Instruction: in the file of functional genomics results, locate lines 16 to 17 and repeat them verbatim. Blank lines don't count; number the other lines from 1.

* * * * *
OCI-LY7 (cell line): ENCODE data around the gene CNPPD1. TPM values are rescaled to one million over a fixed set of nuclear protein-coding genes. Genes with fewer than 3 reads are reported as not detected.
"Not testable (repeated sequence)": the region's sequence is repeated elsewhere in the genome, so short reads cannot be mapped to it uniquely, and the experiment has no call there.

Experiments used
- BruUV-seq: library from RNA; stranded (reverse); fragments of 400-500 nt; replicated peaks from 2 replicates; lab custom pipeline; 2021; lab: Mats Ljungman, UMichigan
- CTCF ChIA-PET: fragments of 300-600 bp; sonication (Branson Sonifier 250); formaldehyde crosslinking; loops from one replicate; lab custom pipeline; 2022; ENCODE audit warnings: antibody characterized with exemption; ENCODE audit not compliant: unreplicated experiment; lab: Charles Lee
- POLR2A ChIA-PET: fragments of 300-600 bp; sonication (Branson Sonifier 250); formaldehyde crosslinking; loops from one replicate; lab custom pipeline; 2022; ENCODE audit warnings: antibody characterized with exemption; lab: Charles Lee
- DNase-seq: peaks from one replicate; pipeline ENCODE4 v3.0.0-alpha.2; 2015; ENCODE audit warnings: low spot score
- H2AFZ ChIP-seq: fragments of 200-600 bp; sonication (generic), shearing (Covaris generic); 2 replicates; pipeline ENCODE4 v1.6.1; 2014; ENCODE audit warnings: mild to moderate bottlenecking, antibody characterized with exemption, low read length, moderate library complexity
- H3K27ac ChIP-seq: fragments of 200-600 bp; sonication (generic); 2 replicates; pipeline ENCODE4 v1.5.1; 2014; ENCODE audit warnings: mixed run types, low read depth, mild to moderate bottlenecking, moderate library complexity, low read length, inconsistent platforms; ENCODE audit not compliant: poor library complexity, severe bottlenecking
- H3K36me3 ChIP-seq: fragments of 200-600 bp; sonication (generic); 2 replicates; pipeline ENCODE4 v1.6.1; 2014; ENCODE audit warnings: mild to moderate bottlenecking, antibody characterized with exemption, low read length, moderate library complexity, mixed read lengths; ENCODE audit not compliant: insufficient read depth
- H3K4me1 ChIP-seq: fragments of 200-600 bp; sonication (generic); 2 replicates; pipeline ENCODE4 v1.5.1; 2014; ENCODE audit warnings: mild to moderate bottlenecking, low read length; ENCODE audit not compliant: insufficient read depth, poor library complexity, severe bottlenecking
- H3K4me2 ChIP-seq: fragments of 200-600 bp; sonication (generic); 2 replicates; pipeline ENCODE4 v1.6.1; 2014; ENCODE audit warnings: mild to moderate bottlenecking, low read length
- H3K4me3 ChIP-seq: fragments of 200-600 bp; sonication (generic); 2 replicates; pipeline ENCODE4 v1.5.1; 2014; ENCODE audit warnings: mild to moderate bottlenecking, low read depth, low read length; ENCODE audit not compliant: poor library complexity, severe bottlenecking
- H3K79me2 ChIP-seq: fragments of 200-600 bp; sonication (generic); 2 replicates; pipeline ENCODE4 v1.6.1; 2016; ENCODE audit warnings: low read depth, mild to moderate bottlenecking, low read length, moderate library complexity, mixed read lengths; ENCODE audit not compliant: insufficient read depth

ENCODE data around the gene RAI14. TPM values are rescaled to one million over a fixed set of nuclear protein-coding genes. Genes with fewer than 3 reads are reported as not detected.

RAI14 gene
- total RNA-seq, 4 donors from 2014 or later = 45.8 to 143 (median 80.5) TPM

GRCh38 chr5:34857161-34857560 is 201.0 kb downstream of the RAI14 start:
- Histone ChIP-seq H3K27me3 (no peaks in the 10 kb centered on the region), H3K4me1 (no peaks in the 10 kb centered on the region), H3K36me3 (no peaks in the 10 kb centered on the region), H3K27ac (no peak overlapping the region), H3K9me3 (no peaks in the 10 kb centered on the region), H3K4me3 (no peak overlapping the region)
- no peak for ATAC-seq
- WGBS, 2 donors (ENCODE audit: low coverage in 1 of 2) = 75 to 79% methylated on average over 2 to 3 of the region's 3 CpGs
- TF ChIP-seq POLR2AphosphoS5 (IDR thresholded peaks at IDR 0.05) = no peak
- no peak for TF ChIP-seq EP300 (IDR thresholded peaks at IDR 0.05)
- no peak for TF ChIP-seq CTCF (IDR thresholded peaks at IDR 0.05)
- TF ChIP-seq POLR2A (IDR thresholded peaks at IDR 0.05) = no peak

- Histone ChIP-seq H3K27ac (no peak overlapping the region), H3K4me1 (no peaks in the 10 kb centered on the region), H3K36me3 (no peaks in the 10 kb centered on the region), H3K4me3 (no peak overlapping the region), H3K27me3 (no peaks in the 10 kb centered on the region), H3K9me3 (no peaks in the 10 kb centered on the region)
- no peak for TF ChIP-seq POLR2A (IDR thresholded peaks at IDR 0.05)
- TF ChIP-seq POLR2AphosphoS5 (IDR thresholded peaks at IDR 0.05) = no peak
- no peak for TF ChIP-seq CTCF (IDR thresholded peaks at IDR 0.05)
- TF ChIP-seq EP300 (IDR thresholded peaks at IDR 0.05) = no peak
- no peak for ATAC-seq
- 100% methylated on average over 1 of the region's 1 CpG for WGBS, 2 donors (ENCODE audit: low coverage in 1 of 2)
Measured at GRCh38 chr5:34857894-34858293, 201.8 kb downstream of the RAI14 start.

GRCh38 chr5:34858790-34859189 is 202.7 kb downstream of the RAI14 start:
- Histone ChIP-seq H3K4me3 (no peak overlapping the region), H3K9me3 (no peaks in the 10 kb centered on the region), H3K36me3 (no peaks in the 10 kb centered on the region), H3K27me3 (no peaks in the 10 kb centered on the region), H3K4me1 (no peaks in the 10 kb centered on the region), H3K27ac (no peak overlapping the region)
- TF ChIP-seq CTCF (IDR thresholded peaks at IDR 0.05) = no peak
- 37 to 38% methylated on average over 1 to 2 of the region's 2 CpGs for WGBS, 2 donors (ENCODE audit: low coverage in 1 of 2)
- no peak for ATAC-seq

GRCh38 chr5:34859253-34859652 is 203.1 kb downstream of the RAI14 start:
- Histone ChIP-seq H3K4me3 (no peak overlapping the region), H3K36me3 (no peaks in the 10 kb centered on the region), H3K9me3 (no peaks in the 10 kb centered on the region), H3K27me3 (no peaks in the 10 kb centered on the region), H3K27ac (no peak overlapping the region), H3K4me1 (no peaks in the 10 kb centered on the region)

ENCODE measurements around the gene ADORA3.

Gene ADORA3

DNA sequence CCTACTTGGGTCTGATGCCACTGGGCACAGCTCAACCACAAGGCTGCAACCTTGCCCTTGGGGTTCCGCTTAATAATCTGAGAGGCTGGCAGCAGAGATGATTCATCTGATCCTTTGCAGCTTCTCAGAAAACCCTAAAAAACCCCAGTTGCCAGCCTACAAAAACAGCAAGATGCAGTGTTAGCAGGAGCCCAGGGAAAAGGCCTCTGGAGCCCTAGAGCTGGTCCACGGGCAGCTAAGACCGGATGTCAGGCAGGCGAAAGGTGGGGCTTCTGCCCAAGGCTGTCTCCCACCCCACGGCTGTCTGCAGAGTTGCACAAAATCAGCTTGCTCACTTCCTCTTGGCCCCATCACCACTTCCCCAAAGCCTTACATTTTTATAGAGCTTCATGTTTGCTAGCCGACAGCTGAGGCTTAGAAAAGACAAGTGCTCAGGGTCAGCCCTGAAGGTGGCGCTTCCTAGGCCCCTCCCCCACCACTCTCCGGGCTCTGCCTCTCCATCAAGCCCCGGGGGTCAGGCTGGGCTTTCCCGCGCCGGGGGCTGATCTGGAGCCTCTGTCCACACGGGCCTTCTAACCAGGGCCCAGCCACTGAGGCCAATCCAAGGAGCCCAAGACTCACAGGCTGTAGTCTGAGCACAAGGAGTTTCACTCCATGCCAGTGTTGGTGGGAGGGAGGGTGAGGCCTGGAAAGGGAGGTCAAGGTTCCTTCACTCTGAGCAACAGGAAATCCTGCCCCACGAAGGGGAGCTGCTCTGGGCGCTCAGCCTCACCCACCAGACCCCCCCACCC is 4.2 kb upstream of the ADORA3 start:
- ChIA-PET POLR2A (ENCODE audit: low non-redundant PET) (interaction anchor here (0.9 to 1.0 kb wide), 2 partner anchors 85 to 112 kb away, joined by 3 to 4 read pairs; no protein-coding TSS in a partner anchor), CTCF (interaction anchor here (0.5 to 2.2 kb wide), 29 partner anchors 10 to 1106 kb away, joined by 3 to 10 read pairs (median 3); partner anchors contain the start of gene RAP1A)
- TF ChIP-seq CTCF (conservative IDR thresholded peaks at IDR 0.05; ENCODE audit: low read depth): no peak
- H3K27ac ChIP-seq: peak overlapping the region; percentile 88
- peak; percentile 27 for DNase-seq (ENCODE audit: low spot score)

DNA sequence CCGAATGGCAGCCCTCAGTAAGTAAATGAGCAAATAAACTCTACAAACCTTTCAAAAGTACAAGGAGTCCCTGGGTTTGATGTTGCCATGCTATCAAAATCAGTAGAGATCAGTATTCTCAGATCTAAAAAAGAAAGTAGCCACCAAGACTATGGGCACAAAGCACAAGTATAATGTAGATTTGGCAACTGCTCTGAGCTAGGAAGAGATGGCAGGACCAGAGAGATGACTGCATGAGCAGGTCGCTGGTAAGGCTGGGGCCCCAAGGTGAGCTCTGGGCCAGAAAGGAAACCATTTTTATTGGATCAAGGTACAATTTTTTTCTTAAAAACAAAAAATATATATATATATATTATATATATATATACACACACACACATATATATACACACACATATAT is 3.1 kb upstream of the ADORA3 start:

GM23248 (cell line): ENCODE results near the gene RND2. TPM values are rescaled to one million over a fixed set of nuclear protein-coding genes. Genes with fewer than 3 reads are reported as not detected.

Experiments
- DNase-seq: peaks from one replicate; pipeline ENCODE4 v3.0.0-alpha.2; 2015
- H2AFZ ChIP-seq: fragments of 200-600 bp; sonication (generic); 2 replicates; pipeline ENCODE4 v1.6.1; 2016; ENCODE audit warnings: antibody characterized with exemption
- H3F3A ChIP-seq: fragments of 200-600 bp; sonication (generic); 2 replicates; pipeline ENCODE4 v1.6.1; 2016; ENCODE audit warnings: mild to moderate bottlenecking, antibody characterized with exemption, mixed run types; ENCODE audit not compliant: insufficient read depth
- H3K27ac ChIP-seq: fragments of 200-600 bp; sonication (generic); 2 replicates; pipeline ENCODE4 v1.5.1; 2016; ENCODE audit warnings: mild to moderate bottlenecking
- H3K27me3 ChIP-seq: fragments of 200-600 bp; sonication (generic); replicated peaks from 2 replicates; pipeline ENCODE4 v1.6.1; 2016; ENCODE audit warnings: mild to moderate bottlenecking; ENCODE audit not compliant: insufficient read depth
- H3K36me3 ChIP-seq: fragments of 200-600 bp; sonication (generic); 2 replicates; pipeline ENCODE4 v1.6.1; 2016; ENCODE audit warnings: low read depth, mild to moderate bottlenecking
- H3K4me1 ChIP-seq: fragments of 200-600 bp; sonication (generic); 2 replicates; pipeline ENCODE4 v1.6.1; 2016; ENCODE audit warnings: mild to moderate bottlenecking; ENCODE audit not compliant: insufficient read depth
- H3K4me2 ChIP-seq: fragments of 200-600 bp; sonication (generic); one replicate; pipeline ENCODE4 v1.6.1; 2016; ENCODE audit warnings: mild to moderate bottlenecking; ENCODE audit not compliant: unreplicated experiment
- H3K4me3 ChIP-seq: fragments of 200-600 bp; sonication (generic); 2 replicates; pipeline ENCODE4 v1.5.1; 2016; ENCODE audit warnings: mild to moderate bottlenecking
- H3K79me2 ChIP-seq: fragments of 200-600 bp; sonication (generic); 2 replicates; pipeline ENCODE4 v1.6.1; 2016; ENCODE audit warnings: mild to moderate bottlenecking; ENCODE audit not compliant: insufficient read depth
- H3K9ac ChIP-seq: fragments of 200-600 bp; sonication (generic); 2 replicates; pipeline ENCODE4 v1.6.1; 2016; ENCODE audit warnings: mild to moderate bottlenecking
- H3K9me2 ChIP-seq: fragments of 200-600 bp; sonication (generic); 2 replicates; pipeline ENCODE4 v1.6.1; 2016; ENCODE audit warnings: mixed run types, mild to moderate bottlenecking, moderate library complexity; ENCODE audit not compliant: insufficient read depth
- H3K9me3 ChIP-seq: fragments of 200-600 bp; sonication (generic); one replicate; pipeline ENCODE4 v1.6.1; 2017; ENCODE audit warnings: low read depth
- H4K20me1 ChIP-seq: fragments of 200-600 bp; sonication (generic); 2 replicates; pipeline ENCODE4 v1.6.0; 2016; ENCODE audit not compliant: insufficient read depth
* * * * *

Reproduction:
RAI14 gene
- total RNA-seq, 4 donors from 2014 or later = 45.8 to 143 (median 80.5) TPM